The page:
Lifetime continues its streak of biopics with Robin Roberts Presents: Mahalia, which premieres April 3 at 8 p.m. ET. Orange Is The New Black alum Danielle Brooks stars as Mahalia Jackson, who is one of the most revered gospel figures in U.S. history. The film, executive produced by Robin Roberts, chronicles Mahalia’s rise to fame and her impact on the music industry and the civil rights movement.

Mahalia lived an incredible life and had so many memorable moments. Decades after her death, her legacy remains more vibrant than ever. Get to know Mahalia before the Lifetime movie airs.

The Young Actors Of ‘When They See Us’ On Becoming The Exonerated Five Of The Central Park Jogger Case

As When They See Us, the limited series on The Central Park Jogger case from Ava DuVernay, bows on Netflix this week, the world will come to learn the true story about what happened that night and how the case impacted the young men that were wrongly accused of the crime. For the young actors who stepped into the shoes of the five, it was a daunting task, but something they were fully prepared for and exceeded at, which is something you’ll realize almost instantly once they appear on the screen.

Shadow And Act sat down with Asante Blackk (Kevin Richardson), Jharrel Jerome (Korey Wise), Ethan Herisse (Yusef Salaam), Caleel Harris (Antron McCray) and Marquis Rodriguez (Raymond Santana) ahead of the series premiere at the Apollo Theater in Harlem.

As a New York City native, getting into the role wasn’t that hard for Jerome, who holds the distinction of being the only actor that portrays both the teen and adult versions of his character. The young actor got his start in Barry Jenkins’ Moonlight and, if all is right in the world, he’s poised for a breakout awards season and a potential Emmy win for When They See Us. “I’m from the Bronx, so I’ve been kind of doing research my whole life in a way — understanding you have to talk polite to the police, understanding that you have to stay away from the park at night, stay out of the streets at night.  It was kind of this subconscious feeling of I kind of understand the intensity and the fear of the project, but it took watching the documentary a couple of times, they gave us transcripts, they gave us the actual documents, I got to watch Korey’s entire confession over and over. Ava opened up this world for us to get us into their minds.” Rodriguez, who has been cast in the upcoming Game of Thrones prequel pilot, agreed and added, “We had so much source material that was unbelievably helpful.”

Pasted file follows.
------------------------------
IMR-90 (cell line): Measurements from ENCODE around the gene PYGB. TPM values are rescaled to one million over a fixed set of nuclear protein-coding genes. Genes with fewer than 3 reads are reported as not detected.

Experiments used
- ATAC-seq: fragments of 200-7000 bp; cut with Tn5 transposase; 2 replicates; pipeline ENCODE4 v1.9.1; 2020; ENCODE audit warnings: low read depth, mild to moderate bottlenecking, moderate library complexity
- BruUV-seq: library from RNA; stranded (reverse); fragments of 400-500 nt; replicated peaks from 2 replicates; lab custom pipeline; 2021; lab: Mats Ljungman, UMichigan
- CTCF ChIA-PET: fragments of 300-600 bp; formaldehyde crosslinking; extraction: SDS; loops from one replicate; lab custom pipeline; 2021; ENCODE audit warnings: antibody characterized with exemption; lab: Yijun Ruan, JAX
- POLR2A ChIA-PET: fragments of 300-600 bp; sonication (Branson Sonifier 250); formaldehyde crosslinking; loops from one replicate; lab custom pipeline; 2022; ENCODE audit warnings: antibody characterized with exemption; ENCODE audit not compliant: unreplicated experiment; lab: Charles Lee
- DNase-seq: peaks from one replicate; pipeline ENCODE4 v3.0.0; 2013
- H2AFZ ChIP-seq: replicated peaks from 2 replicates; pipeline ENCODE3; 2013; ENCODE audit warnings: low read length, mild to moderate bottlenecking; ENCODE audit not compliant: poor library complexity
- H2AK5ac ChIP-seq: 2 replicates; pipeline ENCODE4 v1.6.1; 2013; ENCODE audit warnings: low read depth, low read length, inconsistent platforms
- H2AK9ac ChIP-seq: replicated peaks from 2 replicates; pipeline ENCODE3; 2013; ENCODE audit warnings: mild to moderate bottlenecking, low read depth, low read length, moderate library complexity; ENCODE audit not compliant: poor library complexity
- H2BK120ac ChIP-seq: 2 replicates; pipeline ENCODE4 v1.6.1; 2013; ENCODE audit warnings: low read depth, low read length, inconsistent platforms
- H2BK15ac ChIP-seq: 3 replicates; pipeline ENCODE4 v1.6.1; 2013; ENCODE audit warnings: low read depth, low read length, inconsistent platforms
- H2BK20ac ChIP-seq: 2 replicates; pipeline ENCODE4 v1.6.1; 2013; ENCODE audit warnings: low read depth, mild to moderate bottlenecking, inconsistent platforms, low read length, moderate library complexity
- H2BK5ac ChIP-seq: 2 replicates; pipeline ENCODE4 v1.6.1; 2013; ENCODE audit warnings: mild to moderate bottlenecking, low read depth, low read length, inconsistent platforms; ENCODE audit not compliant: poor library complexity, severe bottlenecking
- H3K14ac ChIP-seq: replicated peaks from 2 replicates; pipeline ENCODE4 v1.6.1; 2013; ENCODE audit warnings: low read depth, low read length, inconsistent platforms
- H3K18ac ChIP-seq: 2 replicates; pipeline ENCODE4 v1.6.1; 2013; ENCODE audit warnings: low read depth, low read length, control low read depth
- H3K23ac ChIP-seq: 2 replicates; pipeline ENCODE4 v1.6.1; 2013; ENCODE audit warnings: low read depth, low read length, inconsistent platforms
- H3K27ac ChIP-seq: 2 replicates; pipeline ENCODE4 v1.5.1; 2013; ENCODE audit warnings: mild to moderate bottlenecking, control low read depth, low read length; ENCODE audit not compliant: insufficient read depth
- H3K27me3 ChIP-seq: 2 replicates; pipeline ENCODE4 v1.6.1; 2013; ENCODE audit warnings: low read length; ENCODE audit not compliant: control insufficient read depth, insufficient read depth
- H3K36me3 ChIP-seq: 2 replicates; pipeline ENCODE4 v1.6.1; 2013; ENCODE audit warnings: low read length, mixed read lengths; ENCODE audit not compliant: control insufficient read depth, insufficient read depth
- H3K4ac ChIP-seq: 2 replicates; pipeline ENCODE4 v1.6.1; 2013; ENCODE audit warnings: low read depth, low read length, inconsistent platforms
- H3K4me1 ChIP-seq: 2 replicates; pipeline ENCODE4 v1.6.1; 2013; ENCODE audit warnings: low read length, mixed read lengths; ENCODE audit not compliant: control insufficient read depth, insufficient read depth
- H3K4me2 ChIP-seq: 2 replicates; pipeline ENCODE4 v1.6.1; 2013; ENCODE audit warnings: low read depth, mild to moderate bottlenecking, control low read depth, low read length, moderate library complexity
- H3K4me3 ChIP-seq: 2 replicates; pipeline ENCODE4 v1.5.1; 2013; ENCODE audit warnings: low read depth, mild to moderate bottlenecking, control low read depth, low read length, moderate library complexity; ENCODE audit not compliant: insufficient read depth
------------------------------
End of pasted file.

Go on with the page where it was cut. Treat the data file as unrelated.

For Blackk, a series standout as Richardson, he has one thing in particular that he wants viewers unfamiliar with the case to take away. “Humanity, for the most part,” he said. “These guys were painted as everything but human in 1989, painted as a wolfpack, as criminals. And just to take that step back and realize that these guys are human, they have entire lives outside of just this horrible one part of their life. They are real people, they have goals, dreams and aspirations. [I’d want them] to just see that in these men.” 

With this material that hit so close to home, the young men all agreed that the story and content stayed with them long after the cameras were off and filming was over. Harris, who starred in the new Goosebumps film, as well as Hulu’s Castle Rock last year, explained that feeling. “Even still, those scenes..they stay a part of you. They never really leave you. When you truly put yourself in that situation, it’s hard to get out of it. It sticks with you and it just marinates. It really never leaves you. It stays a part of your soul, really,” he said. Herisse added, “After doing the verdict scene, I went back to my room and my dad was with me on set. He could see that I was clearly shaken up, and he was like, ‘It’s OK, the scene’s over,’ and I was like, ‘No, it’s not OK, it’s not over. This is still happening.”